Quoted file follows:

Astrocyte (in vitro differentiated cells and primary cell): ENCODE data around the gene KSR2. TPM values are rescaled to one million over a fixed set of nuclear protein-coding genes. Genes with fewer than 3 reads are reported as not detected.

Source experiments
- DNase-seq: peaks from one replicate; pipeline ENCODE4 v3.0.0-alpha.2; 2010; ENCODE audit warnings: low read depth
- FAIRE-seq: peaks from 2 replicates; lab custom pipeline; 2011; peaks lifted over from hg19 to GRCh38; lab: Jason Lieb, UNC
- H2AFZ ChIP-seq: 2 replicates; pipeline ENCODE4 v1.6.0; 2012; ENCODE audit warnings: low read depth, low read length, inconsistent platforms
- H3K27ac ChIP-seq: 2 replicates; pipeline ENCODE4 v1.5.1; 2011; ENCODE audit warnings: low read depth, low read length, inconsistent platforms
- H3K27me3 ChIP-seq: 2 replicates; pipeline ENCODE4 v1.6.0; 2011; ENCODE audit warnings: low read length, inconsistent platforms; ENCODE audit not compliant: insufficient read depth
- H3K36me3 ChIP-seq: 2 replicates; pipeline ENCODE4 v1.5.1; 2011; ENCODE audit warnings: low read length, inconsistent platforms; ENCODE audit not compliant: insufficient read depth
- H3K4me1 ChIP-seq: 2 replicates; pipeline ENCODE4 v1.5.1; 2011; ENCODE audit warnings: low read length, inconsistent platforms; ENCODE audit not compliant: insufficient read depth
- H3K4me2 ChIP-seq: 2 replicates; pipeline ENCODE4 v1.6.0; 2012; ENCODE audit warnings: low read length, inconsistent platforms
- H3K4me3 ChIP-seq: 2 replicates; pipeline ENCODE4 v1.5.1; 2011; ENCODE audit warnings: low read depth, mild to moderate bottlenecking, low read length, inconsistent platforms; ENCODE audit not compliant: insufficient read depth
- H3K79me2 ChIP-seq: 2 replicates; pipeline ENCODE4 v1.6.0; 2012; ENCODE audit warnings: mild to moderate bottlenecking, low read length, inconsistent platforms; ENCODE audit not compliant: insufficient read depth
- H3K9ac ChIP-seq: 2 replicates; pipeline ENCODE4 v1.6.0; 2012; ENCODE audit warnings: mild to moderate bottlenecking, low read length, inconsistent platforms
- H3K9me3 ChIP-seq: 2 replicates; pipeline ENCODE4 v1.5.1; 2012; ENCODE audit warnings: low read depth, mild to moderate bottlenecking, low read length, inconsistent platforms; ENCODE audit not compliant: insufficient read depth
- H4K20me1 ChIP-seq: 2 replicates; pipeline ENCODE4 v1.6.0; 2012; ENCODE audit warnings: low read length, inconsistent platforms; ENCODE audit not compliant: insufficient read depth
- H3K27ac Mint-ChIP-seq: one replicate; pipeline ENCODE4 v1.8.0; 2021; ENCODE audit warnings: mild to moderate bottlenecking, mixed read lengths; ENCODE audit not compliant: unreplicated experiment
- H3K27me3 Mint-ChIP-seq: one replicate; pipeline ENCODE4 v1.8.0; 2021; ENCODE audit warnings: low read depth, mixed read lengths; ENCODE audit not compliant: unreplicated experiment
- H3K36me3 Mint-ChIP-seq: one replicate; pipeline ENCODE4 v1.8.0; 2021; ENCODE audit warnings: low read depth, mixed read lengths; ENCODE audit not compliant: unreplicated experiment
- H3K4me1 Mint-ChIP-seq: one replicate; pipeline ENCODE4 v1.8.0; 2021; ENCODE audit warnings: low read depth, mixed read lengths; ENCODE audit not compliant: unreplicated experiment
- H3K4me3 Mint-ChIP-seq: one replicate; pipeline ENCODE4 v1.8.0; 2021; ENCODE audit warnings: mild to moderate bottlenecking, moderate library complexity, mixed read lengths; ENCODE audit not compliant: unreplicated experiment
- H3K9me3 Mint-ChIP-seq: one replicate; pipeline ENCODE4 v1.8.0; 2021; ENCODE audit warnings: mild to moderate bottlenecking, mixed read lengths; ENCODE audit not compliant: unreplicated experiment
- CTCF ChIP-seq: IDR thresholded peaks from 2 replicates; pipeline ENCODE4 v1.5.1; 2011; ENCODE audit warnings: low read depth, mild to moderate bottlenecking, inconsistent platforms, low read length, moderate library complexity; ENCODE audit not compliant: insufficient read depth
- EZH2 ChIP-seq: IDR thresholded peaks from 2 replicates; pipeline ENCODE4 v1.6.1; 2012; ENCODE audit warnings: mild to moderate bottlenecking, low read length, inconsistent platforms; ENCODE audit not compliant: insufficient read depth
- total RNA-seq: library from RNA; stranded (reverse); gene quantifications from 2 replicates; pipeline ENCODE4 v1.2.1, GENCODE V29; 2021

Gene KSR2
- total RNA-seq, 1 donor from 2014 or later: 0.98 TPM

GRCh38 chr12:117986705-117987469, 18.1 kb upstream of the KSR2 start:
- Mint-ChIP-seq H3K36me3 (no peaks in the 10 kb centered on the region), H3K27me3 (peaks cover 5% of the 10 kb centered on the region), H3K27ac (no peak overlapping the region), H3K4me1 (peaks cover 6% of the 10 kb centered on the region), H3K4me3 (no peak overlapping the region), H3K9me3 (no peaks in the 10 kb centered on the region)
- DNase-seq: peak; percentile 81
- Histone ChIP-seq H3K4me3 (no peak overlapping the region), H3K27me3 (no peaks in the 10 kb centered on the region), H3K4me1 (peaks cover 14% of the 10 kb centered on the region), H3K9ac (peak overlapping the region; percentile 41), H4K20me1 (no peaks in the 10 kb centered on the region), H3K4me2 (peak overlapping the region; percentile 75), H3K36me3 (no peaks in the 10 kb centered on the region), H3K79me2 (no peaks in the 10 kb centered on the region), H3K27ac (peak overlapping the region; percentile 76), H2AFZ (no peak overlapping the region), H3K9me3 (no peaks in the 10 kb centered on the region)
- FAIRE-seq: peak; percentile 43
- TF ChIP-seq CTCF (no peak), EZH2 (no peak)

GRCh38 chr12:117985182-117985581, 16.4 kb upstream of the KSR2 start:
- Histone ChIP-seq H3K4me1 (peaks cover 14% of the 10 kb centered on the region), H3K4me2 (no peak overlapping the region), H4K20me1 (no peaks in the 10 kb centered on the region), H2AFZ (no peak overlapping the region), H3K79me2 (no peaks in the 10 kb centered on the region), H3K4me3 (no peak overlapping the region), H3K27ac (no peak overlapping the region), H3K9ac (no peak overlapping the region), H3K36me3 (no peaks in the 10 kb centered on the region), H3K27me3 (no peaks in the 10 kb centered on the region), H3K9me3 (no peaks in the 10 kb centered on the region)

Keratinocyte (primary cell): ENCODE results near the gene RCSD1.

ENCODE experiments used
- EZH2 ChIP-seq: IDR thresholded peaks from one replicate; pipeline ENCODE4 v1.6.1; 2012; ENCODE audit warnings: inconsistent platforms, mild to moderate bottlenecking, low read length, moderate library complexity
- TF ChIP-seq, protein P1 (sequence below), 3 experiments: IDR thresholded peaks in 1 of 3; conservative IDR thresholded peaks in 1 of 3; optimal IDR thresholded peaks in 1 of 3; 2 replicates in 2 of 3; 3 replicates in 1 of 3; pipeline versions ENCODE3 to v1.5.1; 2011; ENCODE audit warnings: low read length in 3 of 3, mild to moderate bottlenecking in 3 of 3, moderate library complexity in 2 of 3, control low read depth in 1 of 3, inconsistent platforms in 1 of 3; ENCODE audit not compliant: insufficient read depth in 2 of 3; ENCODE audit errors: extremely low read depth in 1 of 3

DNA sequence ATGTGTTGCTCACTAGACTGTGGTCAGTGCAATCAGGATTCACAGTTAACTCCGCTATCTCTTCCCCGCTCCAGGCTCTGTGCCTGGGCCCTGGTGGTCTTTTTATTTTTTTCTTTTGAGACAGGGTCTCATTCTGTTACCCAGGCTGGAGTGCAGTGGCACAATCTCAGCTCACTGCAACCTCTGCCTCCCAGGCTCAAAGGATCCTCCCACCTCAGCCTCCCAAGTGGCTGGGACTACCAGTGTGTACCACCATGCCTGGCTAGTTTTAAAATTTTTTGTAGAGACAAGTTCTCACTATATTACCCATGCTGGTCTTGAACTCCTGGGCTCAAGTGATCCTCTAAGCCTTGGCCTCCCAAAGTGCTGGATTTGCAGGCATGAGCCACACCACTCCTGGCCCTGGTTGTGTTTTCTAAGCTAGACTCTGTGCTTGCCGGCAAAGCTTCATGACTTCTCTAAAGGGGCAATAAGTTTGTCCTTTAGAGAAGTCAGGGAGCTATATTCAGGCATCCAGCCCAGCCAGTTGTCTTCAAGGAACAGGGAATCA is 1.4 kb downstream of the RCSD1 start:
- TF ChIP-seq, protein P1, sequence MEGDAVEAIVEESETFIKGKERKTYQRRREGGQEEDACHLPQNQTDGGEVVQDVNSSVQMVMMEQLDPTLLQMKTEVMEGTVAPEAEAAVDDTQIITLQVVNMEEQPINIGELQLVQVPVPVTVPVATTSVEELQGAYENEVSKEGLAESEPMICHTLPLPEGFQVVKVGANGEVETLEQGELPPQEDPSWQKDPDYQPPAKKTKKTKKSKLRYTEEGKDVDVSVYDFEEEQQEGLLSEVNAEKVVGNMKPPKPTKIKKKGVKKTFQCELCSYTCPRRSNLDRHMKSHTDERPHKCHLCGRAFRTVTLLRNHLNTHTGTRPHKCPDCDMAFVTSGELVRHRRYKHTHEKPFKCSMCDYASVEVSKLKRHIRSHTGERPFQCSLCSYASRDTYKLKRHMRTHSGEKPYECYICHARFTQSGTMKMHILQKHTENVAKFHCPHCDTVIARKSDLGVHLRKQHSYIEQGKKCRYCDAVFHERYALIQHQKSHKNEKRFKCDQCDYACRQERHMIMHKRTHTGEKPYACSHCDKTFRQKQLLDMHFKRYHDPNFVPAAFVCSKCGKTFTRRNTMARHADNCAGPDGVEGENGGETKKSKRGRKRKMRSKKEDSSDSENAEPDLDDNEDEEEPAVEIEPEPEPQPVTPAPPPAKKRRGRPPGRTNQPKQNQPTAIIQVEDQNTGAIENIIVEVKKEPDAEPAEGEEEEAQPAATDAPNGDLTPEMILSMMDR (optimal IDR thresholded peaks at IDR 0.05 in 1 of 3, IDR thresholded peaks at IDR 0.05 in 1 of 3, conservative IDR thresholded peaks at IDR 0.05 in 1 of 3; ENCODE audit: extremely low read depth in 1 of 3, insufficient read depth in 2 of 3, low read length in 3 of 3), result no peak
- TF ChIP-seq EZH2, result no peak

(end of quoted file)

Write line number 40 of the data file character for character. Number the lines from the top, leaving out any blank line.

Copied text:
- TF ChIP-seq, protein P1, sequence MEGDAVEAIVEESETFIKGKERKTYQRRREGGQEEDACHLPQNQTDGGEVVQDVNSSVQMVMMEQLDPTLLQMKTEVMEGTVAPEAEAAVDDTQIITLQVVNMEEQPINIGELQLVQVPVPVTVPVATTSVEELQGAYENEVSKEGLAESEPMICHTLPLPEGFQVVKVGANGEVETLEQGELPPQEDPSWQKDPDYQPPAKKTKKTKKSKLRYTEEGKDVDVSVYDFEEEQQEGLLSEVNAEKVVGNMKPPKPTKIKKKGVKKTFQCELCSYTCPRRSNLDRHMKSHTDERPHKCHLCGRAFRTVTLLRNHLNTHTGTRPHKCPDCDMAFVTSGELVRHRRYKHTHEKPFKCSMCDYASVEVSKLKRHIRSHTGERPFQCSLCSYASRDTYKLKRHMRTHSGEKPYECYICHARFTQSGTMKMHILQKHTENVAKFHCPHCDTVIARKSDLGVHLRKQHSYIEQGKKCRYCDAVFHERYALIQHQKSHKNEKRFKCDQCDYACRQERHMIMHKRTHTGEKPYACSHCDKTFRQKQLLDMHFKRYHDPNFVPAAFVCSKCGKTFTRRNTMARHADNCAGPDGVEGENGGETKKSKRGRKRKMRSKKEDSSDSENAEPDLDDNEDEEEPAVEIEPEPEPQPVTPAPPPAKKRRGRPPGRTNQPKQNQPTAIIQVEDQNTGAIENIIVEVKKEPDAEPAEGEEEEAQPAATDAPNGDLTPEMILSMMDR (optimal IDR thresholded peaks at IDR 0.05 in 1 of 3, IDR thresholded peaks at IDR 0.05 in 1 of 3, conservative IDR thresholded peaks at IDR 0.05 in 1 of 3; ENCODE audit: extremely low read depth in 1 of 3, insufficient read depth in 2 of 3, low read length in 3 of 3), result no peak